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THE NATION | COLUMN ONE

Boy, You Fight Like a Girl

Online gamers seek escape in personas of the opposite sex but often encounter stereotypes.

May 17, 2001|ALEX PHAM | TIMES STAFF WRITER

In her flowing crimson cape, thigh-high leather boots and metal-studded red leather bustier, Cardinal is a bow-and-arrow-toting femme fatale.

But not only is Cardinal not real--she's a character in the popular computer game "Ultima Online"--she's not really female. Cardinal is the alter-ego of Kenn Gold, a 33-year-old former Army sergeant with thorny green-and-black tattoos covering both of his muscular arms.

As one of the thousands of online gamers who play characters of the opposite gender, Gold created Cardinal as a tactical move: Female characters generally get treated better in the male-dominated world of virtual adventuring. Yet he was unprepared for the shock of seeing the world through a woman's eyes.

"I can't even begin to tell you how funny it is to watch guys trip all over themselves and be dumb," Gold said. "It's very amusing to see them try to be really sophisticated and cool, when they're turning out to be just the opposite."

Changing genders has long been a piece of online role-playing games--part juvenile mischievousness, part theatrical posing and part psychological release. But as the genre explodes--online games now attract hundreds of thousands of players--it's prompted a blossoming of cross-gender experimentation and created sexually amorphous virtual worlds that some revel in and others curse.

Men find they must constantly brush off unwanted advances, and their female characters are not taken as seriously. But they also find it easier to chat with other players and escape the relentless competition among male characters.

The story is the same for women who play men to avoid cheesy pick-up lines. They discover that moving among predominantly male groups involves participating in constant one-upmanship. And as their male characters move up the ranks, they fear losing the respect of other players if their true gender is discovered.

Online adventures are one of the fastest-growing segments of the computer game market, with titles such as "EverQuest," "Asheron's Call" and "Ultima Online." And it's not just kids with nothing better to do. Teachers, nurses, construction workers and accountants create alter-egos and join with others to explore virtual realms and slay imaginary beasts.

In "EverQuest," the most popular of the games with more than 360,000 subscribers, players spend an average of 20 hours a week online. Players call it "EverCrack" because it's so addictive. Much of the allure is the ability to put mundane daily life aside and pretend to be something they're not--an elf, a woodsman, a knight.

The ultimate challenge: to be another gender. Although some gamers swap genders to explore their own sexuality--a tiny fraction are cross-dressers in real life--the vast majority do it as a test of skill.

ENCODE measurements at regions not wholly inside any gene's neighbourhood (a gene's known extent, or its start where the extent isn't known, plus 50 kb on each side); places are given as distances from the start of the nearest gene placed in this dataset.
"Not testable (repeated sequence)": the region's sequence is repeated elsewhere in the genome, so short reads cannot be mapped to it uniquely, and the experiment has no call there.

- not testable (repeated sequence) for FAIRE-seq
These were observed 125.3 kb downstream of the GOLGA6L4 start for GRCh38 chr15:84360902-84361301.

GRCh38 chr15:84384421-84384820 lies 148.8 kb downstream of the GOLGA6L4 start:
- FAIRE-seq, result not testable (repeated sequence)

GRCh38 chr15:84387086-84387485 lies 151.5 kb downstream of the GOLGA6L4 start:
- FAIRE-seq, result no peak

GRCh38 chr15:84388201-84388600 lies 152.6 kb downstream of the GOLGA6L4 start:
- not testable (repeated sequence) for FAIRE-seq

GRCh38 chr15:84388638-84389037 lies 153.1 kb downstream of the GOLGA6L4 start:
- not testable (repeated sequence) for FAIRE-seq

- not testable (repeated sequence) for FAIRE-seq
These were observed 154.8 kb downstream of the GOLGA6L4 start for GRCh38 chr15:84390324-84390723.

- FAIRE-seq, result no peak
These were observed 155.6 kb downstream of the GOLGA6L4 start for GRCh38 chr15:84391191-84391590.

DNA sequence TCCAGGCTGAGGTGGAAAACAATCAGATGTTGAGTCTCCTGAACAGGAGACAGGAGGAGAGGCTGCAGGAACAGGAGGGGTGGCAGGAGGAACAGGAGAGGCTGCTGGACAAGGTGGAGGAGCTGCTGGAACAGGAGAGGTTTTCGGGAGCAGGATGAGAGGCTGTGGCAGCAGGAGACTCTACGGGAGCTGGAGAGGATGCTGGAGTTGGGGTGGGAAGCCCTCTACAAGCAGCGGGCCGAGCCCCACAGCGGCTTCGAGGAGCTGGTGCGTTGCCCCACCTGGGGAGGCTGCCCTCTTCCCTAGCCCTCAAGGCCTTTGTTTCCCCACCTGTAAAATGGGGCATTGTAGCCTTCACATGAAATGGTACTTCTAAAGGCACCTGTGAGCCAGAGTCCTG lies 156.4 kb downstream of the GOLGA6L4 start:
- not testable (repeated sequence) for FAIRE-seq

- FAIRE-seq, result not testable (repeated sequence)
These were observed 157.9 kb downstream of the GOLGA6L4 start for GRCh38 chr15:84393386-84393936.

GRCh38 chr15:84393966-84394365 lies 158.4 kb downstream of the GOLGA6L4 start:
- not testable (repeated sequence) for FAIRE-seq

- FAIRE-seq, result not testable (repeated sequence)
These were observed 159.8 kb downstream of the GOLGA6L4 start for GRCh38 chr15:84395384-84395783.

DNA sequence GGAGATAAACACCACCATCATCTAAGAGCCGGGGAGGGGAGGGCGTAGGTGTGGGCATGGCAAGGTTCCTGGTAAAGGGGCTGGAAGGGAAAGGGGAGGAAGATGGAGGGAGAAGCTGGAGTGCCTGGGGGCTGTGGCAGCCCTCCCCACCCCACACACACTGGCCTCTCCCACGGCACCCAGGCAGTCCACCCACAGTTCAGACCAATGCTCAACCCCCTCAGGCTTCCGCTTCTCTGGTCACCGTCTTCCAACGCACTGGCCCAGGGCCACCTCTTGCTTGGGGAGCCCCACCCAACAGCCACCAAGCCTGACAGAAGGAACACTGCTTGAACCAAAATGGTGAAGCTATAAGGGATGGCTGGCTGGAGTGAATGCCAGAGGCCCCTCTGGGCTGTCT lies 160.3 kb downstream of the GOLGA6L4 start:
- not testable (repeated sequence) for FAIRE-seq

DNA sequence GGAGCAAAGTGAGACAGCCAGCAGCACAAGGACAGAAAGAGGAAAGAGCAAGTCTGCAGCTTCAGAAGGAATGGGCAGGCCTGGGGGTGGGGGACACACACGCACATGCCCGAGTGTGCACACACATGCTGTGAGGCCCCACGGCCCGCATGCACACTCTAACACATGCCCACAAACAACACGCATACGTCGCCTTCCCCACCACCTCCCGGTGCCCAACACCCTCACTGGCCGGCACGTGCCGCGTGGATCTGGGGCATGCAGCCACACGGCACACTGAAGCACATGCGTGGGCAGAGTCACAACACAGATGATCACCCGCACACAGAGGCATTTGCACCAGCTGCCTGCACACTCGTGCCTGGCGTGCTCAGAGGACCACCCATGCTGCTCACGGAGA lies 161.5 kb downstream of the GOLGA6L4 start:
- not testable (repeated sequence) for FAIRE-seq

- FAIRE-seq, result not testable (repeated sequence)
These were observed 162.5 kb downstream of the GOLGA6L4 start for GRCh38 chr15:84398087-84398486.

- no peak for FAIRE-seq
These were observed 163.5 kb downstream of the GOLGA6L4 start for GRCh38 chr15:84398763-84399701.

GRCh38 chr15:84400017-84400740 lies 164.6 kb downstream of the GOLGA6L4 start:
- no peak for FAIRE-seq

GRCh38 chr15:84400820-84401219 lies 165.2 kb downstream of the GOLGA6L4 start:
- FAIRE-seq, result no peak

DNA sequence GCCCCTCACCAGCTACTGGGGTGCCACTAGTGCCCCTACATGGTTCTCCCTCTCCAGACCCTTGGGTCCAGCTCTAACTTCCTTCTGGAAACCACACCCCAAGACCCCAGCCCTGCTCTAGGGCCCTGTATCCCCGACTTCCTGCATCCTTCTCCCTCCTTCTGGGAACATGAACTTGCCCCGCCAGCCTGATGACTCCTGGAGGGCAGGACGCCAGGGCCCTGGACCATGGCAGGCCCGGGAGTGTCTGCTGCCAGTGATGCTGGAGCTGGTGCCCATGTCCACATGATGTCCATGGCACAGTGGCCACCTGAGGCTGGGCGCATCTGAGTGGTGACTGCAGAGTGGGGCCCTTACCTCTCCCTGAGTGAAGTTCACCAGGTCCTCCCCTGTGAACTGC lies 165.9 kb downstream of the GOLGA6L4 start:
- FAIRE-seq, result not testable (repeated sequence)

"There's a long history of this as a performance genre," said Henry Jenkins, director of comparative media studies at the Massachusetts Institute of Technology. "There is Glenda Jackson who plays Hamlet. Dustin Hoffman played Tootsie. It's a great challenge, a way to show virtuosity."

Virtual Experience Can Have Real Ramifications

Encouraging the make-believe are online avatars--the graphic representation of a player's character. Scantily clad females are impossibly thin and full-bosomed. Males are muscular and rendered in heroic proportions. As a result, the contrast between avatar and player can be striking, even when gamers are playing their own gender.

In "EverQuest," only 20% of subscribers are female, but 40% of avatars are. Even accounting for the number of women who play male characters, that amounts to roughly half the female characters in "EverQuest" being played by men such as Gold.

This might be fun and games, but as any serious player of such adventures will attest, online experiences--with their power to make people laugh, cry or become angry--can have real-life consequences.

"It certainly makes you more aware of how men treat women," said Raph Koster, 29, who has played a female character for years in an early online text-based game, "LegendMUD." "You're more aware that there are a lot of gendered interactions that we don't recognize as such. It makes you think more about what you're saying and how you're sending subtle messages without being aware of it."

For instance, "if you're a female character, just something as innocent as smiling might get read wrong." And if a male character tries to help a female character, it's assumed he wants something. Often, he does.

Mark Wight, a 28-year-old heavy-equipment operator from Ramona, Calif., said he wanted to hook his female character, Cytarack, into a hunting group so she could gain experience and advance in the game.

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